“Luna Gale” is an utterly striking insight to the harsh reality of the foster care system.
The play revolves around Caroline, played by Mary Beth Fisher, a hardworking social worker who has long since stopped believing in the power of faith. She is working with a teenaged couple, Karlie (Reyna de Courcy) and Peter (Colin Sphar), whose meth-addiction has caused the state of Iowa to remove their infant daughter, Luna Gale. She is placed in temporary custody of the “crazy Christian” grandmother, Cindy, played by Jordan Baker.
Rebecca Gilman manages another incredible eye-opening story, one that only took nine years to perfect, as she told critics. However, nine years was well worth the wait. The play questions first impressions, leaving you rooting for the meth-addicts and loathing the religious grandmother. Throughout the play your sympathy is torn, challenging set stereotypes until every one of your first impressions are undermined.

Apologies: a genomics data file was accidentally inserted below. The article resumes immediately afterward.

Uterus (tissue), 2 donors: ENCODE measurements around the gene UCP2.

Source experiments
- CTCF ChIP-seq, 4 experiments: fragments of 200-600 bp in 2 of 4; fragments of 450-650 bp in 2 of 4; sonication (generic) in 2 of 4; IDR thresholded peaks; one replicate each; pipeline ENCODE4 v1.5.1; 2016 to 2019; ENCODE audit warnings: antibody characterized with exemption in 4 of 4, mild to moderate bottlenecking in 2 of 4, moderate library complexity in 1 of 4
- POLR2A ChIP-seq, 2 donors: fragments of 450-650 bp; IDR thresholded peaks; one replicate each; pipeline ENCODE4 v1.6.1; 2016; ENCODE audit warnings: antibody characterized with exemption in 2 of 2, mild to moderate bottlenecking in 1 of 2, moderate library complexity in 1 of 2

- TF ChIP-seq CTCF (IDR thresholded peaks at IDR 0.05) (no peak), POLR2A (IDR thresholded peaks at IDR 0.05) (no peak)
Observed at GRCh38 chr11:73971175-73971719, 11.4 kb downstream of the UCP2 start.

Harsh fluorescent lighting of the hospital, brightly colored toys in a foster care play-room, and the mismatched furniture of a middle-class home all add to the authenticity of “Luna Gale”. Each scene was perfectly familiar and completely recognizable. The rotating set was shaped as a huge revolving dial, giving the illusion of several scenes happening at once. Even the music choice between scenes was soft and instrumental, emphasizing the everyday occurrences instead of a big dramatic performance. However, although this set worked very well in context, the quiet music matched with the elaborate set made every little set change a distraction.
“Luna Gale” is both a heartwarming and heart wrenching tale that will leave you thinking about the challenges of the foster care system and redefining your own personal stereotypes for days after.